cannot store euro sign into lob string property with hibernate postgresql

cannot store euro sign into lob string property with hibernate postgresql  using -'hibernate,postgresql,character-encoding,lob'

I am having trouble writing and reading back special characters like the Euro-sign (€) into LOB String properties in PostgreSQL 8.4 with Hibernate 3.6.10.

What I know is that PostgreSQL provides two distinct ways to store large character objects in a column of a table. They can be stored either directly into that table column or indirectly in a separate table (it's actually called pg_largeobject). In the latter case, the column holds a reference (OID) to the row in pg_largeobject.

The default behaviour in Hibernate 3.6.10 is the indirect OID approach. However, it is possible to add an extra annotation @org.hibernate.annotations.Type(type="org.hibernate.type.TextType") to the Lob property to get the direct storage behaviour.

Both approaches work fine, except for the moment that I want to work with special characters like the Euro sign (€). In that case the direct storage mechanism keeps working, but the indirect storage mechanism breaks.

I'd like to demonstrate that with an example. I created a test entity with 2 @Lob properties. One follows the direct storage principle, the other the indirect storage:

@Column(name = "CLOB_VALUE_INDIRECT_STORAGE", length = 2147483647)
public String getClobValueIndirectStorage()


@Column(name = "CLOB_VALUE_DIRECT_STORAGE", length = 2147483647)
public String getClobValueDirectStorage()

If I create an entity, populate both properties with the Euro sign and then persist it towards the database I see the following when I do a SELECT I see

 id | clob_value_direct_storage | clob_value_indirect_storage
  6 | €                         | 910579                     

If I then query the table pg_largeobject I see:

  loid  | pageno | data
 910579 |      0 | \254

The 'data' column of pg_largeobject is of type bytea, which means that the information is stored as raw bytes. The expression '\254' represents one single byte and in UTF-8 represents the character '¬'. This is exactly the value that I get back when I load the entity back from the database.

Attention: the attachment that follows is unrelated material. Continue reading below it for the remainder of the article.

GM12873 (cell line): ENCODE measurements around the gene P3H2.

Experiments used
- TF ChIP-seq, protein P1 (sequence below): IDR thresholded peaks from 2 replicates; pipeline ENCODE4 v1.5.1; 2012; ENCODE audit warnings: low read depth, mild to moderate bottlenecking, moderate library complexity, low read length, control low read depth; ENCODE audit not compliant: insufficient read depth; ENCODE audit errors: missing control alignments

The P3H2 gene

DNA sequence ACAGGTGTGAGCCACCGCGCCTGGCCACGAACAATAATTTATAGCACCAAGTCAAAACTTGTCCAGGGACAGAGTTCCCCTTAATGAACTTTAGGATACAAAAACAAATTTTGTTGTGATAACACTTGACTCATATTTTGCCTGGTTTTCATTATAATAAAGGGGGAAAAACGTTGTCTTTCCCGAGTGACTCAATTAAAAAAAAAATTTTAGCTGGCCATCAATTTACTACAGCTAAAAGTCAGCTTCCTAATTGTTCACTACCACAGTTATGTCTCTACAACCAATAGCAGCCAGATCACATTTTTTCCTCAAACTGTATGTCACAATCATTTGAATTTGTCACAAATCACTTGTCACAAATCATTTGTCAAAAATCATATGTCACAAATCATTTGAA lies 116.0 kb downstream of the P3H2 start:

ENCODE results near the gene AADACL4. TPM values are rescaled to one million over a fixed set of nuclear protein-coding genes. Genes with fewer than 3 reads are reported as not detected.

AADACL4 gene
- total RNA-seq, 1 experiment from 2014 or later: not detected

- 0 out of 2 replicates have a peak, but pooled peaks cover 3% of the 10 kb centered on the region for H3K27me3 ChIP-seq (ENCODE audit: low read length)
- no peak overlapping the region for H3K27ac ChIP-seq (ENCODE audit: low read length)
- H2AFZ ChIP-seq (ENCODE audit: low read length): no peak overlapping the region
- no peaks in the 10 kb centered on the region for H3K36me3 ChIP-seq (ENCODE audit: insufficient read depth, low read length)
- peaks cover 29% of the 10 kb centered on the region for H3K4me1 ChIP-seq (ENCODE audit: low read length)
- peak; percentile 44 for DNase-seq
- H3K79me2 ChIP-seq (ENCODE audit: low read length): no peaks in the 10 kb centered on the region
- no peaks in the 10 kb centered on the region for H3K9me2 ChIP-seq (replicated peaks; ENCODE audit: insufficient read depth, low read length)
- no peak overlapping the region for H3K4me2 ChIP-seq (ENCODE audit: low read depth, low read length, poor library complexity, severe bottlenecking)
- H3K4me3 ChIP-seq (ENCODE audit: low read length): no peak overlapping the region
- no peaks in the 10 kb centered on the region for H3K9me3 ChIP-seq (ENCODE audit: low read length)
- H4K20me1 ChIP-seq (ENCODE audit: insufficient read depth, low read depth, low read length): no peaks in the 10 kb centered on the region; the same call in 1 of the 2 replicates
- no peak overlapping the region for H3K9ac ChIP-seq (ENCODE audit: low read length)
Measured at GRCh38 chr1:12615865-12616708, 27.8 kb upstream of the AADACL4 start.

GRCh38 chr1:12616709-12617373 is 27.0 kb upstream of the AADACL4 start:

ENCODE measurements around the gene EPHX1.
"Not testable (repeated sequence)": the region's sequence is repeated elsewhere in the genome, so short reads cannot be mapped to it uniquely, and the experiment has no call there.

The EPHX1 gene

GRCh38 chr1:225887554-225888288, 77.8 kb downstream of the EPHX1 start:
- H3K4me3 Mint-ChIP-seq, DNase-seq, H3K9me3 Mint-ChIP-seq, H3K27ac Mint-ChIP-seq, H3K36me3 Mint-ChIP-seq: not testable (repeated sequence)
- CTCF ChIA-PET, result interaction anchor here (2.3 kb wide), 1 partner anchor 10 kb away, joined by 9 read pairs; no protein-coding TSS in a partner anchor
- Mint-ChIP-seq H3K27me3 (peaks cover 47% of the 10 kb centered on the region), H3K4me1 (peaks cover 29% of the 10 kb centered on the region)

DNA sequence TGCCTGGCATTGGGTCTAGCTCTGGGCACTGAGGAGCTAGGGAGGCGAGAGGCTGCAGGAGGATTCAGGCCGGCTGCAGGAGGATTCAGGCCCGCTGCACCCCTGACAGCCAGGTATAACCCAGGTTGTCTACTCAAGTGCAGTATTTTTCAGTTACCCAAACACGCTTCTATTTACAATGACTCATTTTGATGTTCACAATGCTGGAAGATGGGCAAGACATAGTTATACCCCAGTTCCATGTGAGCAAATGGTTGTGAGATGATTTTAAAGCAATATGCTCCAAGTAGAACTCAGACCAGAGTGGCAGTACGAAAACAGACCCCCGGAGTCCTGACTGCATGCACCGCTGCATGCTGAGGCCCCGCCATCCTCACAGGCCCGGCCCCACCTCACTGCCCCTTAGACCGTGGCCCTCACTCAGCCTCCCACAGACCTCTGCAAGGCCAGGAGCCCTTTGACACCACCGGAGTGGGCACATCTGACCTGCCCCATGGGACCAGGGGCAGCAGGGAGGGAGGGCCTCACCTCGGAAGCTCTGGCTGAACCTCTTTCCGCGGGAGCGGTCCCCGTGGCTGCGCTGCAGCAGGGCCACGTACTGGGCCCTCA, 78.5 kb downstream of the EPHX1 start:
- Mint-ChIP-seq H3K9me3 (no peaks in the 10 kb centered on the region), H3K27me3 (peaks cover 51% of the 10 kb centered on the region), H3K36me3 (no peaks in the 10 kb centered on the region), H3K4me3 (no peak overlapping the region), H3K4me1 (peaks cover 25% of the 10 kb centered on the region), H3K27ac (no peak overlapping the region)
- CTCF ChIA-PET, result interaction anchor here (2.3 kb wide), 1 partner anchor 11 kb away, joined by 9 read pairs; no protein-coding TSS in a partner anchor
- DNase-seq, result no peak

The Euro sign in UTF-8 consists of 3 bytes, so I would have expected the 'data' column to have 3 bytes and not 1.

This does not only occur for the Euro sign, but for many special characters. Is this a problem in Hibernate? Or the JDBC driver? Is there a way I can tweak this behaviour?

Thanks in advance,
Kind regards,
Franck de Bruijn

asked Oct 19, 2015 by sumit_jaiswalmca
0 votes

1 Answer

0 votes

After a lot of digging around in the source code of Hibernate and the PostgreSQL JDBC driver I managed to find the root cause of the problem. In the end the write() method of the BlobOutputStream (provided by the JDBC driver) is invoked to write the contents of the Clob into the database. This method looks like this:

public void write(int b) throws
        if (bpos >= bsize)
            bpos = 0;
        buf[bpos++] = (byte)b;
    catch (SQLException se)
        throw new IOException(se.toString());

This method takes an 'int' (32 bits/4 bytes) as argument and converts it to a 'byte' (8 bits/1 byte) effectively losing 3 bytes of information. String representations within Java are UTF-16 encoded, meaning that each character is represented by 16 bits/2 bytes. The Euro-sign has the int value 8364. After conversion to byte, the value 172 remains (in octet representation 254).

I am not sure what now the best resolution is to this problem. IMHO the JDBC driver should be responsible for encoding/decoding the Java UTF-16 characters to whatever encoding the database needs. However, I do not see any tweaking possibilities in the JDBC driver code to alter its behaviour (and I do not want to write and maintain my own JDBC driver code).

Therefore, I extended Hibernate with a custom ClobType and managed to convert the UTF-16 characters to UTF-8 before writing to the database and vice-versa when retrieving the Clob.

The solutions is too large to just simple paste in this answer. If you are interested, drop me a line, and I send it to you.

Cheers, Franck

answered Oct 19, 2015 by rajeshujade